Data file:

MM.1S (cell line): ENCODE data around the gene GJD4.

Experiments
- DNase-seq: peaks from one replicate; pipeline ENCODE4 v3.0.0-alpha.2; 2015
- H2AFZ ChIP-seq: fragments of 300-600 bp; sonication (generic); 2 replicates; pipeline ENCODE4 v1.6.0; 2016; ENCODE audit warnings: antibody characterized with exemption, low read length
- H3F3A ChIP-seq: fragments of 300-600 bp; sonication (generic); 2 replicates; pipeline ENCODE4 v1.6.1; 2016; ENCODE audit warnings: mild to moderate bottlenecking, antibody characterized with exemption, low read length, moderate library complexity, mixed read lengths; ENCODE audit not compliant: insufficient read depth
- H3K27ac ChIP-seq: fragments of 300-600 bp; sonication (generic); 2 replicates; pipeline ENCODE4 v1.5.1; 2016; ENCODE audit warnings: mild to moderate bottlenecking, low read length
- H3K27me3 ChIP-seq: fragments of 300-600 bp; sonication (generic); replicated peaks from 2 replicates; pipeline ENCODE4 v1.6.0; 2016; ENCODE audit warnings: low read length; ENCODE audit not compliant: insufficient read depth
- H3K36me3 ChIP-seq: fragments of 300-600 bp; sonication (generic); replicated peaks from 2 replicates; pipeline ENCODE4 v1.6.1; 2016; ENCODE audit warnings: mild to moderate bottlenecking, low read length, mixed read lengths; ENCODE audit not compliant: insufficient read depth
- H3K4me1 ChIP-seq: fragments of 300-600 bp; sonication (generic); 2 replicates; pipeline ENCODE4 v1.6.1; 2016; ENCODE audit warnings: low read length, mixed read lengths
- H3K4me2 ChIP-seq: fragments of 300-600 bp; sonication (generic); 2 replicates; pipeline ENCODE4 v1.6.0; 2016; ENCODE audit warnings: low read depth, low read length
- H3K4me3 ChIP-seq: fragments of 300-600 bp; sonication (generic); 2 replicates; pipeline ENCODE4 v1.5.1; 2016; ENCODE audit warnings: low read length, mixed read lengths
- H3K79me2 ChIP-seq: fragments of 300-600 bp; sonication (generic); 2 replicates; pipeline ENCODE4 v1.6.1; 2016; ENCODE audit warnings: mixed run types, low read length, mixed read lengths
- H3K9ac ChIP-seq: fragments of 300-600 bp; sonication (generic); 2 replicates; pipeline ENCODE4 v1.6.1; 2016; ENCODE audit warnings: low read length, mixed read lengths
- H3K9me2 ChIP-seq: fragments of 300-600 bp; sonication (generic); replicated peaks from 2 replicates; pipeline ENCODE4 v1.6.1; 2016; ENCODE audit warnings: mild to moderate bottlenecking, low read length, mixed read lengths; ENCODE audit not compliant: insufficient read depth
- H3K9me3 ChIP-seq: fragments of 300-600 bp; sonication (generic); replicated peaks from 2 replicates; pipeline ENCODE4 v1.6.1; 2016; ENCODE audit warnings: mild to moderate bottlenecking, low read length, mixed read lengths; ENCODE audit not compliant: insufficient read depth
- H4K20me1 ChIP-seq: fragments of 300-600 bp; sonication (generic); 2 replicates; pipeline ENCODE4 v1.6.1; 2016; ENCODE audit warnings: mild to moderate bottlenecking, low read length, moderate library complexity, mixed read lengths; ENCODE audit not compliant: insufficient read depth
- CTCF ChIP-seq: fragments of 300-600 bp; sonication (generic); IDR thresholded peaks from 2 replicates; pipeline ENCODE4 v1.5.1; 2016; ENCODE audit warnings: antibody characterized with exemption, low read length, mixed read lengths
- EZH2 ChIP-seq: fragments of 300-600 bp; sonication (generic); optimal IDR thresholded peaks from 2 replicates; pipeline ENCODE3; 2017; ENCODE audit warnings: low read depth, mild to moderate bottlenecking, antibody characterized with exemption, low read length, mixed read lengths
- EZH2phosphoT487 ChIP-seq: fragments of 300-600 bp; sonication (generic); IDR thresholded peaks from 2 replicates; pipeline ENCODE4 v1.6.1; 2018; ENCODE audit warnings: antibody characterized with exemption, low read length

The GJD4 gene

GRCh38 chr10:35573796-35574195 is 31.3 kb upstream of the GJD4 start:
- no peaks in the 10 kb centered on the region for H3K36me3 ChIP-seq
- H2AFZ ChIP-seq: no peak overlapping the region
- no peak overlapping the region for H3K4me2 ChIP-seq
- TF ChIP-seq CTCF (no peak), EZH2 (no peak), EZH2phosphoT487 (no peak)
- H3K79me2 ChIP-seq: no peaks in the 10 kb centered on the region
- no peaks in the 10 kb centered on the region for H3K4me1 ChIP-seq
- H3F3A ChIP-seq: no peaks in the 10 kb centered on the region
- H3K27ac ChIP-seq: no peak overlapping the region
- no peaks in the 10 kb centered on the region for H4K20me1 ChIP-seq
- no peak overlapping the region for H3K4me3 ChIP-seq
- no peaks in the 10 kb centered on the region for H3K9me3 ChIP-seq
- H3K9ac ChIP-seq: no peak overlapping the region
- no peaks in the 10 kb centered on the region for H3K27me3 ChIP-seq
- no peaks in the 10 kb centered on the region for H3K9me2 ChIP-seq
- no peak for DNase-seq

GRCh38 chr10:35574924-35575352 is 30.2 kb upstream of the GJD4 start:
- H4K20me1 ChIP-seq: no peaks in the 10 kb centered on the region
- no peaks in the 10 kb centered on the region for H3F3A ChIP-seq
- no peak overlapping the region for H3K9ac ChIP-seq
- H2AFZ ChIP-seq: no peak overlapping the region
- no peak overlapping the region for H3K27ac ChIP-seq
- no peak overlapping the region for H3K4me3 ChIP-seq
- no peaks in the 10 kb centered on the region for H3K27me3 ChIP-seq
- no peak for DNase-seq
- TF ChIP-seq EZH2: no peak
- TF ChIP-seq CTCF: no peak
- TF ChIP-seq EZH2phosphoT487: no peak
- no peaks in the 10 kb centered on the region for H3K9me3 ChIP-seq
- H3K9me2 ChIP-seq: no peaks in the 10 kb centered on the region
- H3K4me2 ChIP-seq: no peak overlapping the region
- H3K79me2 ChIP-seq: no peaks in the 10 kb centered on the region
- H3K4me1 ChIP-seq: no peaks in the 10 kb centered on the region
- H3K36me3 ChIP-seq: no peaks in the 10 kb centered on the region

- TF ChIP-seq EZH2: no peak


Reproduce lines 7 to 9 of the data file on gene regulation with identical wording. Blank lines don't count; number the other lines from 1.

- H3K27me3 ChIP-seq: fragments of 300-600 bp; sonication (generic); replicated peaks from 2 replicates; pipeline ENCODE4 v1.6.0; 2016; ENCODE audit warnings: low read length; ENCODE audit not compliant: insufficient read depth
- H3K36me3 ChIP-seq: fragments of 300-600 bp; sonication (generic); replicated peaks from 2 replicates; pipeline ENCODE4 v1.6.1; 2016; ENCODE audit warnings: mild to moderate bottlenecking, low read length, mixed read lengths; ENCODE audit not compliant: insufficient read depth
- H3K4me1 ChIP-seq: fragments of 300-600 bp; sonication (generic); 2 replicates; pipeline ENCODE4 v1.6.1; 2016; ENCODE audit warnings: low read length, mixed read lengths